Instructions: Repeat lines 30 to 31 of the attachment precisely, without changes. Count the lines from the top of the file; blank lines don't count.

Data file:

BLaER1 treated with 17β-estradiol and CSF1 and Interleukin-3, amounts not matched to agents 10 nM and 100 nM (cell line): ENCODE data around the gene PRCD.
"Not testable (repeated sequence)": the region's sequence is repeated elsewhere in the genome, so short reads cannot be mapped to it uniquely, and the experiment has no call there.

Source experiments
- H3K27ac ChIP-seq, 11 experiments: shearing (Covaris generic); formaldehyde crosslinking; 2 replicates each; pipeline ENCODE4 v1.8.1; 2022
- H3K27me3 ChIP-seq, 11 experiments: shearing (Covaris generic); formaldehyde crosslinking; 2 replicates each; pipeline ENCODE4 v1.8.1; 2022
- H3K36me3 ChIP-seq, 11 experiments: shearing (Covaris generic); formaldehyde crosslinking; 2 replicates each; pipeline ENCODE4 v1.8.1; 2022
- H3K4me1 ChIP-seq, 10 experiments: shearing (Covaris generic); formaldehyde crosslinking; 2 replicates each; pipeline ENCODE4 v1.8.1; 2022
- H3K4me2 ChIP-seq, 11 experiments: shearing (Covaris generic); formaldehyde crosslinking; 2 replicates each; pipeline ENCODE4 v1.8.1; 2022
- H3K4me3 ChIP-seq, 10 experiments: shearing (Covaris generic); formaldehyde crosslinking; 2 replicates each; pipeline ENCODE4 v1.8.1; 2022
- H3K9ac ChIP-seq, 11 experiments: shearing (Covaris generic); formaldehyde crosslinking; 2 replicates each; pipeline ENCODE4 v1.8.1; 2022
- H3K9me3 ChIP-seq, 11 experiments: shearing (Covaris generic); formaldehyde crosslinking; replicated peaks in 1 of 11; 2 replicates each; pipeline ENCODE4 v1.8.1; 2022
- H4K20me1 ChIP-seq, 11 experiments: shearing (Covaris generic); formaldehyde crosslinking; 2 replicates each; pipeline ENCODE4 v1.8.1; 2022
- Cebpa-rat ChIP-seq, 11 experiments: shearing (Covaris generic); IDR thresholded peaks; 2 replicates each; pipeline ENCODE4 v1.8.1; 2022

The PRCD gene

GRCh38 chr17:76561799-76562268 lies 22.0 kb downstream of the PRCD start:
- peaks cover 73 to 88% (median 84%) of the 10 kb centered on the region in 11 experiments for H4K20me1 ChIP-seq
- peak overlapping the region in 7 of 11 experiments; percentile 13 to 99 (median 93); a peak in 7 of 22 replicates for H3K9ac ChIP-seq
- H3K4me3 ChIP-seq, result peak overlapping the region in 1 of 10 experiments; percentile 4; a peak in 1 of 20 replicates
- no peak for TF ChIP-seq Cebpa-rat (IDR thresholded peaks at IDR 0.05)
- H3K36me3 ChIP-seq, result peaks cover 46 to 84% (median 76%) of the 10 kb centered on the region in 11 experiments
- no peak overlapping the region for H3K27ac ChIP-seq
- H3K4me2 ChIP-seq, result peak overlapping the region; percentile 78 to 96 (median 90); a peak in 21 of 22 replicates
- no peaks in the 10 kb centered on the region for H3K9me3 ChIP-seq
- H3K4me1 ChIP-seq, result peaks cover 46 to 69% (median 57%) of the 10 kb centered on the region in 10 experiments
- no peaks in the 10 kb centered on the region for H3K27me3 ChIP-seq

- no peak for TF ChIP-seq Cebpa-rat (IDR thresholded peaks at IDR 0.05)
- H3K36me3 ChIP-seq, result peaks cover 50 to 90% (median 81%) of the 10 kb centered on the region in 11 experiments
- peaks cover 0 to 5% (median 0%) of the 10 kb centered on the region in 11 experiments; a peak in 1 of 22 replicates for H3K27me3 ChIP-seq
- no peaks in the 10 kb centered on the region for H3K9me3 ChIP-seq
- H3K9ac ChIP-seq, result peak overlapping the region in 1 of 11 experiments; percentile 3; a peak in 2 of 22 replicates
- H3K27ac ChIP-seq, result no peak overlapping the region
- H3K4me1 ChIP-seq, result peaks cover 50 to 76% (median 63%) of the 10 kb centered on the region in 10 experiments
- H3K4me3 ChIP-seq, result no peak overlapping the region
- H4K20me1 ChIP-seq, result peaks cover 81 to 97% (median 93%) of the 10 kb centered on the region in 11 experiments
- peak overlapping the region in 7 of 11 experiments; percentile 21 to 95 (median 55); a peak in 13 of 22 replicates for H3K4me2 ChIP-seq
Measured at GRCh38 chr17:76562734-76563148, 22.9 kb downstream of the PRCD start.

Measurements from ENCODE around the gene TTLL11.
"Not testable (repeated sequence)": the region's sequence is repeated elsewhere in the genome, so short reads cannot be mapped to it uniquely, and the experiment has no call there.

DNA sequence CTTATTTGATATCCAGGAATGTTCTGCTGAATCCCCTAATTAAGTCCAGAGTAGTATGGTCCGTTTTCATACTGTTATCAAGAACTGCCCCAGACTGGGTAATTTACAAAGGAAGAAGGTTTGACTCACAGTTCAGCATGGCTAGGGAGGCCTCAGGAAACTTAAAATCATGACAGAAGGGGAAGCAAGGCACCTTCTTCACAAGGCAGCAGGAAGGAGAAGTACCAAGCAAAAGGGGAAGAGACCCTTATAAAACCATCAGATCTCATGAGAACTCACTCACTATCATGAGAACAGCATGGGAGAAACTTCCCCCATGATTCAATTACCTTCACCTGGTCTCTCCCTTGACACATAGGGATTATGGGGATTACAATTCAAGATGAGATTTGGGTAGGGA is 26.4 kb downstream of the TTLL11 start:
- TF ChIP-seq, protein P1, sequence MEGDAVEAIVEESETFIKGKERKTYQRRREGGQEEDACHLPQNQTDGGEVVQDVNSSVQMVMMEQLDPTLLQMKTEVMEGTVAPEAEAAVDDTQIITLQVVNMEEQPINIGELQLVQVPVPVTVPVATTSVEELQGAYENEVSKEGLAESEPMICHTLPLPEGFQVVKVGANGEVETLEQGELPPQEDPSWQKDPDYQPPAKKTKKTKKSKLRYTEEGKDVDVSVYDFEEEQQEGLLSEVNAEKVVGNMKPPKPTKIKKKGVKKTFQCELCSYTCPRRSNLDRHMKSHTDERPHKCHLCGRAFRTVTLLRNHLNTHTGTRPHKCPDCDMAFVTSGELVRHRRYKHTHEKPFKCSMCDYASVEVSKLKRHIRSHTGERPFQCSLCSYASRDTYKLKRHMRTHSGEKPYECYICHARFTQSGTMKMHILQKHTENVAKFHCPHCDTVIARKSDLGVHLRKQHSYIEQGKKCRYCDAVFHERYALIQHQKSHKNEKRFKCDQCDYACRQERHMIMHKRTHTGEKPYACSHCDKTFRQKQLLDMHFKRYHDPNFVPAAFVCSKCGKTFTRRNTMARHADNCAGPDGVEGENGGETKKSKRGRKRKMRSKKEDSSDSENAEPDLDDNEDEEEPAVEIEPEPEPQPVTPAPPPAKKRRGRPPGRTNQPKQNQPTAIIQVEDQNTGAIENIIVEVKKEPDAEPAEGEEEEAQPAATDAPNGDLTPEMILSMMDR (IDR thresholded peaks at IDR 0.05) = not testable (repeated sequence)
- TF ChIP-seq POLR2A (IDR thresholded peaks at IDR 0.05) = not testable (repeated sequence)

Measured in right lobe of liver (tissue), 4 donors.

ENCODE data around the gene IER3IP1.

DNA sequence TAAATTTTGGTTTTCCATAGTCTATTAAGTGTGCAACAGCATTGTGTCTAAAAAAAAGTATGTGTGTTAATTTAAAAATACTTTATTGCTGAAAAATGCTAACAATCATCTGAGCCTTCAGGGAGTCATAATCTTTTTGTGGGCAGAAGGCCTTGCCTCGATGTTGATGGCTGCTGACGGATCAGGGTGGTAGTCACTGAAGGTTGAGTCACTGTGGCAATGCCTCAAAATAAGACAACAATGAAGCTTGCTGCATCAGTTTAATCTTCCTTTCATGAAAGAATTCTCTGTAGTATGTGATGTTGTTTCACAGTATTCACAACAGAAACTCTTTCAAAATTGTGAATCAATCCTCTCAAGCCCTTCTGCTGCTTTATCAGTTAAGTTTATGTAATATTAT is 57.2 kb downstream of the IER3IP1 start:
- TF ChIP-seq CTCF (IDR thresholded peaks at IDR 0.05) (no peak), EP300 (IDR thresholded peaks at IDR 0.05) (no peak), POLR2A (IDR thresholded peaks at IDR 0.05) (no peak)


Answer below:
- H3K9ac ChIP-seq, result peak overlapping the region in 1 of 11 experiments; percentile 3; a peak in 2 of 22 replicates
- H3K27ac ChIP-seq, result no peak overlapping the region